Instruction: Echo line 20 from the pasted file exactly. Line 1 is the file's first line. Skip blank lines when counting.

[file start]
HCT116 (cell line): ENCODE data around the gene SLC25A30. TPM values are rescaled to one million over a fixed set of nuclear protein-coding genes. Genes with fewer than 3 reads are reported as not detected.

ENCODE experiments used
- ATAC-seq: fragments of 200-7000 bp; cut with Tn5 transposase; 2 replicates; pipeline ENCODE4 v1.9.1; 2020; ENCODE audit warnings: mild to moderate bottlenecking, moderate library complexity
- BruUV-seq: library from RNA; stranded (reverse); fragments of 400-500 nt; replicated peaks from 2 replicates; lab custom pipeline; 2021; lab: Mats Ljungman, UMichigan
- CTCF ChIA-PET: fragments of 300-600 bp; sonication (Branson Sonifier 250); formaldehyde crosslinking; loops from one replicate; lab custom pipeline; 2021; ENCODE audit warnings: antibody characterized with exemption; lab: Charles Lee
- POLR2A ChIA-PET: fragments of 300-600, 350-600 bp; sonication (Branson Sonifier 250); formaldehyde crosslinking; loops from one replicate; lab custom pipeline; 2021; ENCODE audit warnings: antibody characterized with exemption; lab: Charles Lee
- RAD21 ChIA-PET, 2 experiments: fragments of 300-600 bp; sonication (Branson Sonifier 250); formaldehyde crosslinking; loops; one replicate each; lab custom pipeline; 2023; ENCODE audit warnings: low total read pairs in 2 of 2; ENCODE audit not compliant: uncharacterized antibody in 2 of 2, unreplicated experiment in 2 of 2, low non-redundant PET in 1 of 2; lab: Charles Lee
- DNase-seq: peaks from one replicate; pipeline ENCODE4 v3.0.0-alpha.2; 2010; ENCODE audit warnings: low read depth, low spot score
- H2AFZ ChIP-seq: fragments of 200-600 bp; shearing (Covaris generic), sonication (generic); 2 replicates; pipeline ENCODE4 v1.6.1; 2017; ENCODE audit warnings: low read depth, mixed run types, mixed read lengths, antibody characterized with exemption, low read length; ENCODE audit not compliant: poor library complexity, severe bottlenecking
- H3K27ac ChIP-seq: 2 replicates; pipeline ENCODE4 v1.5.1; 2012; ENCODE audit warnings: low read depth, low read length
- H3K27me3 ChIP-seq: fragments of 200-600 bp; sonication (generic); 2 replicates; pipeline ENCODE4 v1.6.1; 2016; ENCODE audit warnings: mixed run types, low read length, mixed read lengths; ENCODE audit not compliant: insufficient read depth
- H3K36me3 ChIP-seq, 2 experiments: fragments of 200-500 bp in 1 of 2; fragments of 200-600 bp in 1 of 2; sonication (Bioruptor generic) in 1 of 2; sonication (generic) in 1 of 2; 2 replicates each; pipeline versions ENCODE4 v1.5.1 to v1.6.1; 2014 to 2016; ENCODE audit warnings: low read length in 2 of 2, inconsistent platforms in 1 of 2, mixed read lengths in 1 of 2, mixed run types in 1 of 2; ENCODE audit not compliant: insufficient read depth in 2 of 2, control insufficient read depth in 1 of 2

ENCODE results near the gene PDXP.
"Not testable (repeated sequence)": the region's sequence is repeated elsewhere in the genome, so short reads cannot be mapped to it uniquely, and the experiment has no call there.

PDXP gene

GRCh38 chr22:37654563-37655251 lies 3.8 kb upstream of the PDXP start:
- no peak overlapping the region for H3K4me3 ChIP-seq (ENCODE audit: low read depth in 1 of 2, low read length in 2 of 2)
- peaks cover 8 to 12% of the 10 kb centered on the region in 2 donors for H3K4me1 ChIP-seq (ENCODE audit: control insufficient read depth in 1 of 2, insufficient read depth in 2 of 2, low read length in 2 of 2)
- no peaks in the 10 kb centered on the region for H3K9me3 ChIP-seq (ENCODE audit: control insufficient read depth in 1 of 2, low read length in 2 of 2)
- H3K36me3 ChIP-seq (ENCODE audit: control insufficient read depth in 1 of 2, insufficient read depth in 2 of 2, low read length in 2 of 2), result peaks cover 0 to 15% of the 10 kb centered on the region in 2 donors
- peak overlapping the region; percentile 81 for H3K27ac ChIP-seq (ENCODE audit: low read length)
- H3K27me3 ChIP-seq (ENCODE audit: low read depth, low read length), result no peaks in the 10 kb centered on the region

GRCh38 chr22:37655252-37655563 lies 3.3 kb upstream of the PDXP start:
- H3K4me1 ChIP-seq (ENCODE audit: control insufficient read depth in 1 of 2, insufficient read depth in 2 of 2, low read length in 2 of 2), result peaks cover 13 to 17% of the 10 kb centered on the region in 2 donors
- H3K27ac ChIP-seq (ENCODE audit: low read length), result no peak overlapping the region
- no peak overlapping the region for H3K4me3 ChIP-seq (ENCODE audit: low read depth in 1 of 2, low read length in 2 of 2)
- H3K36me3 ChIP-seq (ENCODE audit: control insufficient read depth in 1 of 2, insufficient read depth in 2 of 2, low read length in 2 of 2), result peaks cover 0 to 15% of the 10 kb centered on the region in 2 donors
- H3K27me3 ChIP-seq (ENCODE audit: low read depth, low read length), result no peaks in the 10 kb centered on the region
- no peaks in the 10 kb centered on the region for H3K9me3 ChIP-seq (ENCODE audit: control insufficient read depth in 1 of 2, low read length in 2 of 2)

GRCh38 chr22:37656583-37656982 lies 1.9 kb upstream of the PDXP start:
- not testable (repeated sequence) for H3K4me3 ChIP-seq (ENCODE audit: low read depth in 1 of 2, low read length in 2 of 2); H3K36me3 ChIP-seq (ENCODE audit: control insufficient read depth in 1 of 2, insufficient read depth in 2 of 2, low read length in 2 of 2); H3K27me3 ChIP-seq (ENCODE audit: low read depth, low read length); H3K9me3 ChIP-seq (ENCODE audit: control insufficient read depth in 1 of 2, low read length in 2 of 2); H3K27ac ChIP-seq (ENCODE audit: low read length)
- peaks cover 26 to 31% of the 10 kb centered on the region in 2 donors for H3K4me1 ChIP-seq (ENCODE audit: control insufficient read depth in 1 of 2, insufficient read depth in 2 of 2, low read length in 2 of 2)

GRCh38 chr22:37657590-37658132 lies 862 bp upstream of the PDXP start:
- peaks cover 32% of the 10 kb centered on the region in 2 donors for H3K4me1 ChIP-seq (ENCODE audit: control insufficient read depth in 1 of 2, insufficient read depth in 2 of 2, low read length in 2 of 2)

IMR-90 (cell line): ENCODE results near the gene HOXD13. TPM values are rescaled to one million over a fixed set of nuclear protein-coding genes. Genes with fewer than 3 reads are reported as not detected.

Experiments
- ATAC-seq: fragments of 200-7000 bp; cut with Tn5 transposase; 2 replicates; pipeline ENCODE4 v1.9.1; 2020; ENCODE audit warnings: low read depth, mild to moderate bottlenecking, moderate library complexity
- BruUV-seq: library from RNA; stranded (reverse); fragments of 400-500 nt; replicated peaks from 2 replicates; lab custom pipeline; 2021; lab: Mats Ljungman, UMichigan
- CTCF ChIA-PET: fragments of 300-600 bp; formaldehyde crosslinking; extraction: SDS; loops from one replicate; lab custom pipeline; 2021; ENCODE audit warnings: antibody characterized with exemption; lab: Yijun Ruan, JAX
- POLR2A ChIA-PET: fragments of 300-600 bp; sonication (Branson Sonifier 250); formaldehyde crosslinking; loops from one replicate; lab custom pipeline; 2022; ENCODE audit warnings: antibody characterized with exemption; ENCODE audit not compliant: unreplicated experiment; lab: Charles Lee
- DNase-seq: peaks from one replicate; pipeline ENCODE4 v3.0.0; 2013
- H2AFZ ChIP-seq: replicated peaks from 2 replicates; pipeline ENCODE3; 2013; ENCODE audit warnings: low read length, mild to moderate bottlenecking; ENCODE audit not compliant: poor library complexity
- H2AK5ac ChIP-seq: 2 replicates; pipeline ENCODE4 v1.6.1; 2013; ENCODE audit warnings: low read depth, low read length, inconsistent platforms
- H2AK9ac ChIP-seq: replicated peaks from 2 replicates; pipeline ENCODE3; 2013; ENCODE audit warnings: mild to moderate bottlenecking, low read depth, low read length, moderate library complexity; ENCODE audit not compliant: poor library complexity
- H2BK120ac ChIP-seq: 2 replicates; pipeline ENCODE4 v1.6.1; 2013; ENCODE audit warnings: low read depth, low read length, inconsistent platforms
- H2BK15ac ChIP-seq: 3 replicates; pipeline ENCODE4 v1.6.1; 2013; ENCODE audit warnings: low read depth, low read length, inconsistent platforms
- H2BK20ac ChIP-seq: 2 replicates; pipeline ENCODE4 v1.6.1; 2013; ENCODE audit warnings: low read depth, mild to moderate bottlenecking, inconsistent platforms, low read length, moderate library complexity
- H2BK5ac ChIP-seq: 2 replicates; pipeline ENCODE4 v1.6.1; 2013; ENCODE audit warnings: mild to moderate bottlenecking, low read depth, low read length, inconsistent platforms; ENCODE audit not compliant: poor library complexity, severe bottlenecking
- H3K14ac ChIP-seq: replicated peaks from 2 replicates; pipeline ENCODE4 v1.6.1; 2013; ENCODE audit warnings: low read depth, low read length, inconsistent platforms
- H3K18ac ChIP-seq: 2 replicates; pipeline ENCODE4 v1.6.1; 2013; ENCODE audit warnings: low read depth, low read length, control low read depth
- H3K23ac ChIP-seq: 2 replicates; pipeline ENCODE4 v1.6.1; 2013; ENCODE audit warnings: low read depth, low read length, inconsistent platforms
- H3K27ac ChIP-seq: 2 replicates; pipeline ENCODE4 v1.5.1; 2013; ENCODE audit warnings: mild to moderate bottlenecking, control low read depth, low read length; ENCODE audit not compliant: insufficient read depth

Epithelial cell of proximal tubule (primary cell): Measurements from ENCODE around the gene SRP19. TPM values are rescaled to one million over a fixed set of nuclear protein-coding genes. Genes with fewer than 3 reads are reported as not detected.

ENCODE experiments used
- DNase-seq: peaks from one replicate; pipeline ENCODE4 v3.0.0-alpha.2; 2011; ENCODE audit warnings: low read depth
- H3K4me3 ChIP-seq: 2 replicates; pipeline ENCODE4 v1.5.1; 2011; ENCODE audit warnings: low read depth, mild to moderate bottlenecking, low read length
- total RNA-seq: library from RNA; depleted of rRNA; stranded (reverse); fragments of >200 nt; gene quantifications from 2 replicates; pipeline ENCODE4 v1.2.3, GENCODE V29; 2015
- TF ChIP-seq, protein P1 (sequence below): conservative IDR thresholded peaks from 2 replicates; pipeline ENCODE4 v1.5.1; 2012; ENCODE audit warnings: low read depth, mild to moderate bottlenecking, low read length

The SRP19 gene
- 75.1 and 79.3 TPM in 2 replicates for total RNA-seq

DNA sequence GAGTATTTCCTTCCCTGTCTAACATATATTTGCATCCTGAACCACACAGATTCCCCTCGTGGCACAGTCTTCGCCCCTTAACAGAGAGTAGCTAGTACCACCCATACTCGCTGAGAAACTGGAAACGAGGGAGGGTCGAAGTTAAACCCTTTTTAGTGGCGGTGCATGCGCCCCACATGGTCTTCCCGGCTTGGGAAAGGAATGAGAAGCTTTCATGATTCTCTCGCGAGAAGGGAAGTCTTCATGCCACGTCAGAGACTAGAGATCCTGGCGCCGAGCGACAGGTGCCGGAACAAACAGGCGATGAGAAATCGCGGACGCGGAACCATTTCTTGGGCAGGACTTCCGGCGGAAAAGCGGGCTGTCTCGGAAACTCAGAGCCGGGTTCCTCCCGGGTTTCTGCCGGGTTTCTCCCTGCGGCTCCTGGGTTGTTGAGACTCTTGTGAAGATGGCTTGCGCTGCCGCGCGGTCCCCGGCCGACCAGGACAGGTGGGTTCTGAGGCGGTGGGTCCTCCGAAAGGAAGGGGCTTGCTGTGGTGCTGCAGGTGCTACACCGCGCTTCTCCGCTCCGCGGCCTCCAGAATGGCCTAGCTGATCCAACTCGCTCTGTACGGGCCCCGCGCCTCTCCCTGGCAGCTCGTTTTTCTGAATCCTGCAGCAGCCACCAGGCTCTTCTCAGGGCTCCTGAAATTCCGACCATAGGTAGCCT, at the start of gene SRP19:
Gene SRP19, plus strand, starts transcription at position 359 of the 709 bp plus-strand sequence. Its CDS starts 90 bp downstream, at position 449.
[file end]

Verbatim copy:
- H3K36me3 ChIP-seq (ENCODE audit: control insufficient read depth in 1 of 2, insufficient read depth in 2 of 2, low read length in 2 of 2), result peaks cover 0 to 15% of the 10 kb centered on the region in 2 donors